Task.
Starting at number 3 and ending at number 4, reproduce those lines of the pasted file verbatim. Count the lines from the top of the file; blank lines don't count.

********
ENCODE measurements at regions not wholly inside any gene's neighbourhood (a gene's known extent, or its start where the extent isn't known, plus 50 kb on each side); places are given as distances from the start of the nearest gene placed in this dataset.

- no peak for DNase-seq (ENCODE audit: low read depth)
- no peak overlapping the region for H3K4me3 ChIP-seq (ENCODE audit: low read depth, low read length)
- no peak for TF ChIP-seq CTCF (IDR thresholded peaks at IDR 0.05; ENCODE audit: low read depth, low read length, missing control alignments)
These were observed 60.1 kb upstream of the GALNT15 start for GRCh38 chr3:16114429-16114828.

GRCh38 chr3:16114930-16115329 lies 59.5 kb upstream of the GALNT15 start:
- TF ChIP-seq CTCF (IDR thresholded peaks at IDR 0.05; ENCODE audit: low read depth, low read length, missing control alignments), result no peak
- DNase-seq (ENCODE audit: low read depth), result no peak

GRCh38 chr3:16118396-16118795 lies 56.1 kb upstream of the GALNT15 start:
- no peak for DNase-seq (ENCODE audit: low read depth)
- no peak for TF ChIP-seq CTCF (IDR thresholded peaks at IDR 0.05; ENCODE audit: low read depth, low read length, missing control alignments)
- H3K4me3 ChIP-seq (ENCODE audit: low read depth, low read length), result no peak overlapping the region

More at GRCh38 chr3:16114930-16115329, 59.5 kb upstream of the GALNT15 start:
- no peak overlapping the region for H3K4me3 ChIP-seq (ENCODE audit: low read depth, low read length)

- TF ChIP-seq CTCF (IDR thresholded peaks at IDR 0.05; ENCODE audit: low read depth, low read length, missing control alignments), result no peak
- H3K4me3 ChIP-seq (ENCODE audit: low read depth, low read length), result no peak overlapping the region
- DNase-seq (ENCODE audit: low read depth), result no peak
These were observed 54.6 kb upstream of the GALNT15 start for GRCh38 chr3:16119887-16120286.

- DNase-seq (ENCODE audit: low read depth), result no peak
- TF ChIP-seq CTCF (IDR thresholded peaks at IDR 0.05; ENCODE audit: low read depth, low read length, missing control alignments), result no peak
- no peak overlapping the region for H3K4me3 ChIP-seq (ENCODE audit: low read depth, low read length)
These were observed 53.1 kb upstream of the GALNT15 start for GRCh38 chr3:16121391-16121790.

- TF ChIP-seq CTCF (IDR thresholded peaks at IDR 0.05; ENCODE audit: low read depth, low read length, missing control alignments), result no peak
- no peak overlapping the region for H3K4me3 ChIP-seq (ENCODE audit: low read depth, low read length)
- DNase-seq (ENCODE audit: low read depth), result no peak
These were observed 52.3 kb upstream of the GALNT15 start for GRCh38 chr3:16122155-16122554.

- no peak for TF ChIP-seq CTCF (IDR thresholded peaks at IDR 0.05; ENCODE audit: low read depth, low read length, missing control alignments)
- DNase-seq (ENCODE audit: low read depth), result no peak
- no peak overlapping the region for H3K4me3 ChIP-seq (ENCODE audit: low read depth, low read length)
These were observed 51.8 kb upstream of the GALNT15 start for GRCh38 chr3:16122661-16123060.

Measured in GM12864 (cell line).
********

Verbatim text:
- no peak overlapping the region for H3K4me3 ChIP-seq (ENCODE audit: low read depth, low read length)
- no peak for TF ChIP-seq CTCF (IDR thresholded peaks at IDR 0.05; ENCODE audit: low read depth, low read length, missing control alignments)